The Sun Also Rises Drugs and Alcohol
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Drugs and Alcohol
The characters in The Sun Also Rises are serious drinkers—they drink like it’s their job. Actually, alcoholism practically is a profession for one of the characters (Mike), a slacker whose major distinguishing factor is his ability to get drunk and stay drunk for days, possibly years, on end.
Alcohol provides a much-needed escape from the realities of the world that Hemingway’s characters move through; it allows them to push away their personal doubts and fears, as well as renounce responsibility for their actions. Drinking is a largely ineffectual coping mechanism for this group of aimless, uncertain, and irresponsible people.
Questions About Drugs and Alcohol
- Is alcohol an effective mode of escapism in this novel?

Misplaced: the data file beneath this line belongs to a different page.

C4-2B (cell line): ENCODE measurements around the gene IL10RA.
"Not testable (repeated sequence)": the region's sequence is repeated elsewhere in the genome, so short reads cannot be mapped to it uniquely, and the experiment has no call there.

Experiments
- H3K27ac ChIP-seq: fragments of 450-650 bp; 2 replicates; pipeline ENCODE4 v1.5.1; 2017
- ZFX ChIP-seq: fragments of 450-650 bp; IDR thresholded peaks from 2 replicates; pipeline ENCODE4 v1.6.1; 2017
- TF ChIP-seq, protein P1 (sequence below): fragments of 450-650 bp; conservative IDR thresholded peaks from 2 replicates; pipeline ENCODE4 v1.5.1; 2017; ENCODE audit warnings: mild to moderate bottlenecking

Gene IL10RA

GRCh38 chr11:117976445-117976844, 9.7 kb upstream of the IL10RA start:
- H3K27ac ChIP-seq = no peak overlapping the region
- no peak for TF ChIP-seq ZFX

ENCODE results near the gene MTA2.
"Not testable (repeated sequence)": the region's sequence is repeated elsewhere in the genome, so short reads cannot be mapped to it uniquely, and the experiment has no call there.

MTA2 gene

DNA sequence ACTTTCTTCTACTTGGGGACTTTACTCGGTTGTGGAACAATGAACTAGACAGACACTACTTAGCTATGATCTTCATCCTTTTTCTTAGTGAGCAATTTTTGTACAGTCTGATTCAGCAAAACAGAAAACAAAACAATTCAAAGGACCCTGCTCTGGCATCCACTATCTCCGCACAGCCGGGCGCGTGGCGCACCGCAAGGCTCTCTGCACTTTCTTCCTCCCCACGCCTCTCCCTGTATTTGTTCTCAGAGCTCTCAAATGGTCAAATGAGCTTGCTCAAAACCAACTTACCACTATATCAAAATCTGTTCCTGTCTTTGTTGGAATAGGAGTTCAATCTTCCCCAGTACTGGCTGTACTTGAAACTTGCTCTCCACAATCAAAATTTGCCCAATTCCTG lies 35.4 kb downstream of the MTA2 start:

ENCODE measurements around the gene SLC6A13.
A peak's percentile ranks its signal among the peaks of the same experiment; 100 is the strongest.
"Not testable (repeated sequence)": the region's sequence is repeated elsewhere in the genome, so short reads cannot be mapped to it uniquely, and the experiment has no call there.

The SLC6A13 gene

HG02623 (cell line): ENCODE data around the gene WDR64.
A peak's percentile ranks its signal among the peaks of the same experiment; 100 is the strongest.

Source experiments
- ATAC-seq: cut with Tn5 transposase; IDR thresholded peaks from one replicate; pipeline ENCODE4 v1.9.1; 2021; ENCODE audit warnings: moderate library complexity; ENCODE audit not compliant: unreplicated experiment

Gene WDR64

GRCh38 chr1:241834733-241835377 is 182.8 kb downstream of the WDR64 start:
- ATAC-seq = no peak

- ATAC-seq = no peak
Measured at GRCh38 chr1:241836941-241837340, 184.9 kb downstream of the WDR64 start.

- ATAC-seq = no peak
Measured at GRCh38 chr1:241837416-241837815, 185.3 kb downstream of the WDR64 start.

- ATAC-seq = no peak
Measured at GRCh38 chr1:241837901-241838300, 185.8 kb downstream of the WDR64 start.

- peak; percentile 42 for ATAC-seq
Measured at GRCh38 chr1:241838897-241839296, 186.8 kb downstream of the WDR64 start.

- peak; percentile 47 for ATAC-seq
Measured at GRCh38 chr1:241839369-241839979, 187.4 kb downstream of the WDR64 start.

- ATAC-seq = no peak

- Does the constant drunkenness of all, or most, of the characters in the novel detract from the seriousness of their conversations? Do we/should we believe what they say?
- How does Robert Cohn’s reaction to drunkenness (he passes out) reflect on his character?
Chew on This
The characters in The Sun Also Rises attempt to use alcohol as an anesthetic, to avoid the pain of dealing with their various identity crises.
Different characters have different uses for alcohol in the novel; while Mike uses drunkenness as an escape mechanism and an excuse for his outrageous behavior, Jake and Bill are both able to use alcohol productively to stimulate creativity.
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